This command can be highly dangerous if run on the root (/) directory with superuser rights (sudo). Basically what the following command does is tell the system to remove all the files located at the system root. The root directory is the parent directory for all system and user directories. Obviously, if you have no files, then there won’t be an operating system. Recently, in some linux systems to prevent accidental usage of the command a --no-preserve-root has been added. Without this flag, the command won’t work if you run it on the root directory. You have been warned.

# DO NOT RUN THESE COMMANDS, THEY REMOVES ALL SYSTEM FILES
sudo rm -rf /

# This will definitely kill the system and would require a OS reinstall.
# Use this only on your rival's system.
sudo rm -rf --no-preserve-root /

4. The mkdir command – make directories

mkdir stands for Make Directory. Using the mkdir is easy, it just creates a directory on the provided location.

Usage of the mkdir command:
# Create a subdirectory inside the directory “/tmp” 
mkdir /tmp/new_work

# Create the directory ‘java' and automatically create all the other directories in the specified path if they don’t exist.
# For instance, here '/tmp/old_work’ does not exists, and will be created automatically.

mkdir -p /tmp/old_work/java

5. The chmod command – change modes

This command is used to change the access rights/modes of a file or a directory. chmodcommand can be used in two modes, both of them are explained further in the article.

Syntax for chmod:  
# Options are the command options, and permissions are 
# the access permissions we want to set

chmod options permissions filename

Using chmod in Symbolic Mode

First you need to understand what all the symbols actually mean.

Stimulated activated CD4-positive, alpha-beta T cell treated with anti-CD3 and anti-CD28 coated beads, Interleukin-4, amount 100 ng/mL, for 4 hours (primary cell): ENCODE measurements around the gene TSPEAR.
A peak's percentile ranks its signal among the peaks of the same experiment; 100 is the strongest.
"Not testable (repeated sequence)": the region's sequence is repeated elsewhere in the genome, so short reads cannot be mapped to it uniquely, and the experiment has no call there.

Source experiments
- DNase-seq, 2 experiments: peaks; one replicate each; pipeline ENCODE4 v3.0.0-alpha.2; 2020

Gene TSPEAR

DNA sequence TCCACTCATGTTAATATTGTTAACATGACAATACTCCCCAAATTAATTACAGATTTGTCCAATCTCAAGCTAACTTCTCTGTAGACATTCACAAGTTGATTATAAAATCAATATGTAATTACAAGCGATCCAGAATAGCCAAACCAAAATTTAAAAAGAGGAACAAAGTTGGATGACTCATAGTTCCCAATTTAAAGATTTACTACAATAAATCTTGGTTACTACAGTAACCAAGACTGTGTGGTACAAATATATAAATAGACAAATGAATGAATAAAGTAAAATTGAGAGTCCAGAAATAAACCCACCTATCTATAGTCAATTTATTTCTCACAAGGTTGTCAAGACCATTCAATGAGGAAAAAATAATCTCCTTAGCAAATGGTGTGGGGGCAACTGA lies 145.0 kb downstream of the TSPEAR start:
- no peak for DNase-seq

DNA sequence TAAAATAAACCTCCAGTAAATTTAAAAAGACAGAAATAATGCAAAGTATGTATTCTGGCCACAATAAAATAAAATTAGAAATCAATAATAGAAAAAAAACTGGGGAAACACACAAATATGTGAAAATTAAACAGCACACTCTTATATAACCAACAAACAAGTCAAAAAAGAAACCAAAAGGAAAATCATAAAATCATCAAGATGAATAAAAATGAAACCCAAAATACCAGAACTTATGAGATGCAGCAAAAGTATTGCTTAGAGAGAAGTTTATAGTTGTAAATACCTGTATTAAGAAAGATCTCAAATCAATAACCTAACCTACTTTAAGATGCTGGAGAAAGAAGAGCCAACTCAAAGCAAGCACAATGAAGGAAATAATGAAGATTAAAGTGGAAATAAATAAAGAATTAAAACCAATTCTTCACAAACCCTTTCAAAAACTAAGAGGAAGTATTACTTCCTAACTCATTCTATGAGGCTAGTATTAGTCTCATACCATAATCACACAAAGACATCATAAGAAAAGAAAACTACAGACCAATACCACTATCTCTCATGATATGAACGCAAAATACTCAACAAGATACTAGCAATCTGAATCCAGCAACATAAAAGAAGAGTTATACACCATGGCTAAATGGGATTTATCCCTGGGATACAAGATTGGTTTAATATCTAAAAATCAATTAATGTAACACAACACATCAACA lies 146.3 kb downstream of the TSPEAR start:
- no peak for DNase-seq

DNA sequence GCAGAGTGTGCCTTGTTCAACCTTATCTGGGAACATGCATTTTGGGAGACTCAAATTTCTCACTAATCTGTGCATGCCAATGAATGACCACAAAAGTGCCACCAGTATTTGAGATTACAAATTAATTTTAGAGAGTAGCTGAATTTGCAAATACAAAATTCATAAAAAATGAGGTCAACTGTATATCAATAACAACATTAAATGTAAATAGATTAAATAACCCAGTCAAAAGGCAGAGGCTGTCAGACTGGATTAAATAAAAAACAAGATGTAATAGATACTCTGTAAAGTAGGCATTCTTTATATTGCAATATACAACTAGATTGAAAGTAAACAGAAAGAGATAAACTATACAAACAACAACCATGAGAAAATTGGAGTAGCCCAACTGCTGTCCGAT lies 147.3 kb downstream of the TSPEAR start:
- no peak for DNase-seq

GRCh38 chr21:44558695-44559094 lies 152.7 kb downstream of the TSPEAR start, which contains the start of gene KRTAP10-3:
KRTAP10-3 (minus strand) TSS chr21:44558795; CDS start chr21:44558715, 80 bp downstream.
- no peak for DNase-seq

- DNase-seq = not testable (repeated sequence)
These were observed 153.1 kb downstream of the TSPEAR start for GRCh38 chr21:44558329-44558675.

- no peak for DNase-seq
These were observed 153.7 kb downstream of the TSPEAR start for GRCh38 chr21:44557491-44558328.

Symbol              Type          Description
u                       owner         The owner of the file.
g                       group          Members of file’s group.
o                       others         Everyone else apart from the file owner and group members.
a                          all             Everyone.

Permission symbols
Symbol
               Description
r                          Permissions to read the contents of the file.
w                        Write permission.
x                          Permissions to execute the file, or search the directory if it’s a directory.

Operands 
+                        Add permissions.
-                        Revoke permissions.

Examples of chmod command:

The following command gives the owner of the file all three permissions to read, write and execute the file. Members of the group to which the file belongs to, can only read and execute the file. Others can just read the file and can not execute it.

chmod u=rwx,g=rx,o=r filename.py

# Allow write permissions to everyone on the file 
chmod a+w filename.py

# Deny others to write on the file
chmod o-w filename.py

# Deny everyone read, write access, except the owner on the directory “.ssh”.
#-R option is for recursive, that is all the files/subdirectories in the given directory.

chmod -R u=rw,g=,o= ~/.ssh

Using chmod in Numeric Mode

In the numeric mode, you specify the permissions using a three digit number. Suppose the 3 digit number is DEF, where D is the first digit and F is the last digit.

D     Represents the permissions of the owner of the file.
E     Permissions for the group to which the file/directory belongs to.
F     Access permissions for others.

Syntax: chmod DEF filename

Numeric representation:
4                          Permissions to read the contents of the file.
2                          Write to the file.
1                          Execute the file.
0                          No permissions i.e deny read, write, execute.

You can add the numbers if you want to give multiple permissions in a single command.  For instance, if you want to give read, write and execute permissions to the owner then D = (read + write + execute) -> (4 + 2 +1) = 7. And execute permission to the group then E becomes 1. F becomes 0, since we want to deny all permissions to others.

# Owner -> (4+2+1), Group -> 1, Others -> 0 
chmod 710 filename.py

# Set the permissions for ".ssh” directory to be just read and writeable by the owner and no one else.
chmod -R 600 ~/.ssh/

# Set the permissions, owner -> rwx, group -> rx, others -> r
chmod 754 filename.py

6. The chown command – change owner

In linux or any unix based system, all the files are associated with a user and a group. chown command is used to change the ownership of a given file or a directory. 

Syntax for chown command:
chown user:group filename.py

Examples for the chown command: